There has been little progress on reform. For example, a law was passed to reinstate direct elections for regional governors, but before it was enacted, more than twenty new governors were appointed. All gubernatorial candidates, except for those supported by United Russia, will face additional legal barriers, including the so-called “municipal filter” requiring them to obtain the support of 10 percent of the deputies on municipal councils, though in many regions, United Russia controls over 80 percent of the municipal council seats. A reform as self-defeating as this one will hardly appease the political opposition.

Finally, Putin and Medvedev have traded places without a scuffle, but the switch could still be problematic. A key question is how the two leaders will divide their responsibilities. For the last four years, by law, the president was in charge of defense and security issues and foreign policy while the prime minister was responsible for social and economic development. This arrangement worked well, and it would appear logical to preserve it in the new government. But Putin would then have to relinquish control over the budget—a step that he is unlikely to take.

In fact, Putin has already tried to overwrite the old division of labor on at least three occasions. First, his administration suggested transferring control of the Development Bank (Vnesheconombank)—and de facto control over a second budget, as the bank receives a huge capital injection from the government and manages pension savings as well as part of the National Welfare Fund, among other funds—from the prime minister’s to the president’s supervision. Second, he limited the scale of privatization and even declared the inevitability of a new wave of nationalization in the fuel and energy sector. And finally, a loyal supporter, former deputy prime minister Igor Sechin, was appointed CEO of Russia’s largest oil company, Rosneft, which would keep the enterprise outside government control and influence. 1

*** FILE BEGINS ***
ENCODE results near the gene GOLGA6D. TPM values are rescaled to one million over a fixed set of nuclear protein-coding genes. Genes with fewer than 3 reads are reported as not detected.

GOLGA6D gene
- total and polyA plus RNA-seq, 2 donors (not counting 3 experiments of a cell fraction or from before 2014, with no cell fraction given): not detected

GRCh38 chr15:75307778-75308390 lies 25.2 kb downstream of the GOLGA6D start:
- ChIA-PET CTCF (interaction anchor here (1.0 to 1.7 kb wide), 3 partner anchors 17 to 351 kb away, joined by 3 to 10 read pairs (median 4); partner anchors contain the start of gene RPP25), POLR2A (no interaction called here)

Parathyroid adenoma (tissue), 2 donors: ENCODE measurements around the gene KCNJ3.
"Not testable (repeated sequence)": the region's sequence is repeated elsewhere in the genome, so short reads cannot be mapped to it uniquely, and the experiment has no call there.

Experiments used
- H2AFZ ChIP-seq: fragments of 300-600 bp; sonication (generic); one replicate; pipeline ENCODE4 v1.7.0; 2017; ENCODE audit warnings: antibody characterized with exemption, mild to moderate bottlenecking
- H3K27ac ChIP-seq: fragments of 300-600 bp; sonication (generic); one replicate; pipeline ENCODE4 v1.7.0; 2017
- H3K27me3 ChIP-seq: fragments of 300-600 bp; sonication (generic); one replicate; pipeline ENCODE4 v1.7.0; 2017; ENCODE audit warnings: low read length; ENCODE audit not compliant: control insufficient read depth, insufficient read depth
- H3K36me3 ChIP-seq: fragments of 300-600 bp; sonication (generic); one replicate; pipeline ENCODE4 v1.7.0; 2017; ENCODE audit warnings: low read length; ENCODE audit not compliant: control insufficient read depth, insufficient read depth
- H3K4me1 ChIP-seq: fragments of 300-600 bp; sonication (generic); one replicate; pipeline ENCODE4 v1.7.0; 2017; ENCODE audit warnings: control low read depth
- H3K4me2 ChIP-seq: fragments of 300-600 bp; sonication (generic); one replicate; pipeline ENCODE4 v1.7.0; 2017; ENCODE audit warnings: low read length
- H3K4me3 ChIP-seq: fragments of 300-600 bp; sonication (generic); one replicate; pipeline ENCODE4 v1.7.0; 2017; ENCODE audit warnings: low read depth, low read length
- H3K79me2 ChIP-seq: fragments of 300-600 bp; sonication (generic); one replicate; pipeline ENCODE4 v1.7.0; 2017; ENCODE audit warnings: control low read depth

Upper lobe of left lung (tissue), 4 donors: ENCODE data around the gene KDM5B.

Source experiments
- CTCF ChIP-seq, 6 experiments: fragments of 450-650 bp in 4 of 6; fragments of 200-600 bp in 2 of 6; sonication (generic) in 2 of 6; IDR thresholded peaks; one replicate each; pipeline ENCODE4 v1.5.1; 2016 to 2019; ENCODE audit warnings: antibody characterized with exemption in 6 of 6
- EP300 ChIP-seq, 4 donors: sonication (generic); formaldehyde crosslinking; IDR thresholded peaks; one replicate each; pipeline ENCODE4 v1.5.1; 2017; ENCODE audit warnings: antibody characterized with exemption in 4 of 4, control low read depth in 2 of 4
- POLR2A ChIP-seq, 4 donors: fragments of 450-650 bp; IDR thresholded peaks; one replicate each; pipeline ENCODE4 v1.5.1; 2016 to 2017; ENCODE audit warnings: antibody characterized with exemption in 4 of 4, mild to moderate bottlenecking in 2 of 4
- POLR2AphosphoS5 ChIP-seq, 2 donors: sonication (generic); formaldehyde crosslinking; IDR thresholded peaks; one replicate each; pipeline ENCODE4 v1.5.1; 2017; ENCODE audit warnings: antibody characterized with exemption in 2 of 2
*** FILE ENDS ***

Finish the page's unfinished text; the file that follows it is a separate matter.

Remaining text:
Putin’s Economic Bet

The odds are that Russia’s economy will remain hostage to the ruling party’s political imperatives and that high oil prices will, once again, be the thread on which the economy hangs. The makeup of the new government is far from complete, but so far the majority of positions, including important positions at the Ministry of Finance and the Ministry of Economics, have been delegated to former deputy ministers. If there is relatively little turnover from the previous government, real reform should not be expected on economic policy.